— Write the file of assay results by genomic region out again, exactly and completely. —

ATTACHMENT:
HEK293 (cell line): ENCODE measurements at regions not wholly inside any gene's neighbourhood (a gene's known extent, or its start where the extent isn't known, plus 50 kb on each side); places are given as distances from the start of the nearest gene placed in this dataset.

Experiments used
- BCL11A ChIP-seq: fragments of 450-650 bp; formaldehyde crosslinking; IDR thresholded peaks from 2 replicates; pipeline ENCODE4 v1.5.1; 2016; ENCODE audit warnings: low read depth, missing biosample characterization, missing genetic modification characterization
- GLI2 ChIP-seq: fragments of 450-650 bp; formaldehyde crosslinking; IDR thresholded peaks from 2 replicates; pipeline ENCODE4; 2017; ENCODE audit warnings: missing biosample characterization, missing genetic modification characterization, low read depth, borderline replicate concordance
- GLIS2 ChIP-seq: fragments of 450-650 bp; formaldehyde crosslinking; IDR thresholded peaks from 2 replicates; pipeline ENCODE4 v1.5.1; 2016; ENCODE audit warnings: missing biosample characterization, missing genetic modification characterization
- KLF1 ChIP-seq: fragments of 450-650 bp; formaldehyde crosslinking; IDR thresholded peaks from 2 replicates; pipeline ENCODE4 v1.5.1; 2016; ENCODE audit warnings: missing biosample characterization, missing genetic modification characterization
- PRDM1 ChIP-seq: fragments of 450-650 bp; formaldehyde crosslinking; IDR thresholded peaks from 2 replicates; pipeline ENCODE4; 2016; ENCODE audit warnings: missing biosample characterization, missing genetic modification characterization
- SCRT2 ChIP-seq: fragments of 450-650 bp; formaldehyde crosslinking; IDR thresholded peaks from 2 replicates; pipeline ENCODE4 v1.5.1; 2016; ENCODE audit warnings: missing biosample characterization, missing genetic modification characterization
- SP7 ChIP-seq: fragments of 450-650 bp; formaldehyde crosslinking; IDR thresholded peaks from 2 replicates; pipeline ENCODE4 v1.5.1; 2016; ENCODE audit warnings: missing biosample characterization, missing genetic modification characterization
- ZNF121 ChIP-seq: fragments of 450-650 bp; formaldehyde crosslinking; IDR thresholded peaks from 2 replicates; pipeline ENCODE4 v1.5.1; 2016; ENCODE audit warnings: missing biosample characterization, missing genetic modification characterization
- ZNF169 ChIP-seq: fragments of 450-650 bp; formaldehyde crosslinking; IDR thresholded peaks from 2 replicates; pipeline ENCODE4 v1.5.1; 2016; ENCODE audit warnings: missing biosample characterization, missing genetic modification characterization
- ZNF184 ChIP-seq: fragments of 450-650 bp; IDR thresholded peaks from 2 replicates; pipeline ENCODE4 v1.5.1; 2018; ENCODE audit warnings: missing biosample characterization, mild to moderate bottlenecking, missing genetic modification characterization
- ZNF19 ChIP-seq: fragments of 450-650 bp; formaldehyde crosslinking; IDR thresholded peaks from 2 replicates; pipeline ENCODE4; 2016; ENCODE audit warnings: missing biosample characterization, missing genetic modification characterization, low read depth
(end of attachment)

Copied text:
HEK293 (cell line): ENCODE measurements at regions not wholly inside any gene's neighbourhood (a gene's known extent, or its start where the extent isn't known, plus 50 kb on each side); places are given as distances from the start of the nearest gene placed in this dataset.

Experiments used
- BCL11A ChIP-seq: fragments of 450-650 bp; formaldehyde crosslinking; IDR thresholded peaks from 2 replicates; pipeline ENCODE4 v1.5.1; 2016; ENCODE audit warnings: low read depth, missing biosample characterization, missing genetic modification characterization
- GLI2 ChIP-seq: fragments of 450-650 bp; formaldehyde crosslinking; IDR thresholded peaks from 2 replicates; pipeline ENCODE4; 2017; ENCODE audit warnings: missing biosample characterization, missing genetic modification characterization, low read depth, borderline replicate concordance
- GLIS2 ChIP-seq: fragments of 450-650 bp; formaldehyde crosslinking; IDR thresholded peaks from 2 replicates; pipeline ENCODE4 v1.5.1; 2016; ENCODE audit warnings: missing biosample characterization, missing genetic modification characterization
- KLF1 ChIP-seq: fragments of 450-650 bp; formaldehyde crosslinking; IDR thresholded peaks from 2 replicates; pipeline ENCODE4 v1.5.1; 2016; ENCODE audit warnings: missing biosample characterization, missing genetic modification characterization
- PRDM1 ChIP-seq: fragments of 450-650 bp; formaldehyde crosslinking; IDR thresholded peaks from 2 replicates; pipeline ENCODE4; 2016; ENCODE audit warnings: missing biosample characterization, missing genetic modification characterization
- SCRT2 ChIP-seq: fragments of 450-650 bp; formaldehyde crosslinking; IDR thresholded peaks from 2 replicates; pipeline ENCODE4 v1.5.1; 2016; ENCODE audit warnings: missing biosample characterization, missing genetic modification characterization
- SP7 ChIP-seq: fragments of 450-650 bp; formaldehyde crosslinking; IDR thresholded peaks from 2 replicates; pipeline ENCODE4 v1.5.1; 2016; ENCODE audit warnings: missing biosample characterization, missing genetic modification characterization
- ZNF121 ChIP-seq: fragments of 450-650 bp; formaldehyde crosslinking; IDR thresholded peaks from 2 replicates; pipeline ENCODE4 v1.5.1; 2016; ENCODE audit warnings: missing biosample characterization, missing genetic modification characterization
- ZNF169 ChIP-seq: fragments of 450-650 bp; formaldehyde crosslinking; IDR thresholded peaks from 2 replicates; pipeline ENCODE4 v1.5.1; 2016; ENCODE audit warnings: missing biosample characterization, missing genetic modification characterization
- ZNF184 ChIP-seq: fragments of 450-650 bp; IDR thresholded peaks from 2 replicates; pipeline ENCODE4 v1.5.1; 2018; ENCODE audit warnings: missing biosample characterization, mild to moderate bottlenecking, missing genetic modification characterization
- ZNF19 ChIP-seq: fragments of 450-650 bp; formaldehyde crosslinking; IDR thresholded peaks from 2 replicates; pipeline ENCODE4; 2016; ENCODE audit warnings: missing biosample characterization, missing genetic modification characterization, low read depth